My head hit the inside of my car so hard that part of my brain was pulverized into liquid brain matter, and parts of fractured skull were driven into my brain. How long we sat broken and bleeding in my car, no one will ever know.
In the quiet town of Wellfleet, located on Cape Cod, the wood ticks outnumber the year-round residents. The locals fish for a living, while the omnipresent seagulls circle overhead, waiting their chance for a free meal as the day’s catch is cleaned and made ready for sale. Sunshine and miles of sandy beaches make for a beautiful and serene way of life.
Unless, of course, you’re dead. More specifically, murdered.
A violent crime in Wellfleet is a rarity. Until now. First, Walter Harrington, the friendly mailman, is found dead, and then, Abigail Snow, sister of John Snow, Wellfleet’s Chief of Police, dies mysteriously. The State Police take over both investigations and quickly announce the cause of death, in both cases, to be “natural causes.”
No one believes it, but why the cover-up?
Walter Harrington’s son, Jack, an officer in Military Intelligence, returns home from Afghanistan and starts to ask questions about his father’s untimely death.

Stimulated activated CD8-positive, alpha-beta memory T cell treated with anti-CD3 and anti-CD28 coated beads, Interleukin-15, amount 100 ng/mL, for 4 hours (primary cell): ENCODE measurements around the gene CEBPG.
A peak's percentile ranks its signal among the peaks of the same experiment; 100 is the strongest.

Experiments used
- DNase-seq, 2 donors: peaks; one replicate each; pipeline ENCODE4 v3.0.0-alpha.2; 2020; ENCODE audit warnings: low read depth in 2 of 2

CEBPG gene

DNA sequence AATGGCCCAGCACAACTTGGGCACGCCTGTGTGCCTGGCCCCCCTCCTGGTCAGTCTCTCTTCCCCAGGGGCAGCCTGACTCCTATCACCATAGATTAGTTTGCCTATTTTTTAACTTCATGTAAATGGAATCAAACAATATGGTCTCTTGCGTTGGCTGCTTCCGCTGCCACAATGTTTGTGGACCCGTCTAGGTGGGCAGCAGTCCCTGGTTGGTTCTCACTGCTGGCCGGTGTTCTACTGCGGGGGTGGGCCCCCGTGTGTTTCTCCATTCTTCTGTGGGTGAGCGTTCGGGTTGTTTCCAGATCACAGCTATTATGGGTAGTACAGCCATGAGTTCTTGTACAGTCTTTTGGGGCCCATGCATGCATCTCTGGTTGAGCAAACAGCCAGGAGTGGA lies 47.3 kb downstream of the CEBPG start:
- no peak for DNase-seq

Unknowingly, Jack kicks a hornet’s nest of lies and deceit that puts him front and center in not only solving his father and Abigail’s deaths, but also on the front line of fighting today’s opioid crisis.
I didn’t sleep a wink, tossing and turning all night as I wrestled with how to deliver presents that would be opened without fear of being infected with COVID-19.
I hardly touched my breakfast of pancakes with candy-cane syrup, my favorite. Even the hot chocolate tasted bitter. That was an impossibility, but so was not delivering presents on Christmas Eve. Getting up from the table, I wondered if this was something I would have to get used to. My heart sank at the possibility, and the smile disappeared from my face.